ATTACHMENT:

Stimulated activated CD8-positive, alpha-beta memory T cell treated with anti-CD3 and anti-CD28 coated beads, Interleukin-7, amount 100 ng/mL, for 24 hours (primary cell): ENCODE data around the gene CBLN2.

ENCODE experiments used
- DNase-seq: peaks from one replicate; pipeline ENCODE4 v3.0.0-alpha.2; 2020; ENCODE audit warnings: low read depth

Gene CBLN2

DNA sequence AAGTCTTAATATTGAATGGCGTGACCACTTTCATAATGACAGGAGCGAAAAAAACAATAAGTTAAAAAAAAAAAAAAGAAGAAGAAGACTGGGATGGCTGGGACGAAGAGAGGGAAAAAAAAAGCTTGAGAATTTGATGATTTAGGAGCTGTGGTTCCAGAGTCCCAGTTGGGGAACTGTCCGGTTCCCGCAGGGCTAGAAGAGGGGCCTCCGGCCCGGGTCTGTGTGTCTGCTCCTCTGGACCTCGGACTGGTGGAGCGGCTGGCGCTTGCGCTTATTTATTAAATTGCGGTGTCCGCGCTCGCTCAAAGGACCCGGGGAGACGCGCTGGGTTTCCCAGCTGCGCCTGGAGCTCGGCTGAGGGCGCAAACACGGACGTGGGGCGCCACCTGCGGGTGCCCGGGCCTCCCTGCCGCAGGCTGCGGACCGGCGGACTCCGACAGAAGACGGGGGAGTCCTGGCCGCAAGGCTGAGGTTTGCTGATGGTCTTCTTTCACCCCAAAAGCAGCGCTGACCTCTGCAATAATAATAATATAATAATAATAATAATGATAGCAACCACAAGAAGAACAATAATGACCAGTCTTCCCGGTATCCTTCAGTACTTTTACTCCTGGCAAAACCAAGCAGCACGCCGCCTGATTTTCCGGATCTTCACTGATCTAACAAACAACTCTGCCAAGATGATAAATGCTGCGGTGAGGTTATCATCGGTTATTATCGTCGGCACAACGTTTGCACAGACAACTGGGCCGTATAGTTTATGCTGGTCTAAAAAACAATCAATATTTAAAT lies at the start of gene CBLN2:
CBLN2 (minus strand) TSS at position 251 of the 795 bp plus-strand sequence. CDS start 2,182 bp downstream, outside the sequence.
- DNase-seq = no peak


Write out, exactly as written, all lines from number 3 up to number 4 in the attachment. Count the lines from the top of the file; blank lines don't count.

- DNase-seq: peaks from one replicate; pipeline ENCODE4 v3.0.0-alpha.2; 2020; ENCODE audit warnings: low read depth

Gene CBLN2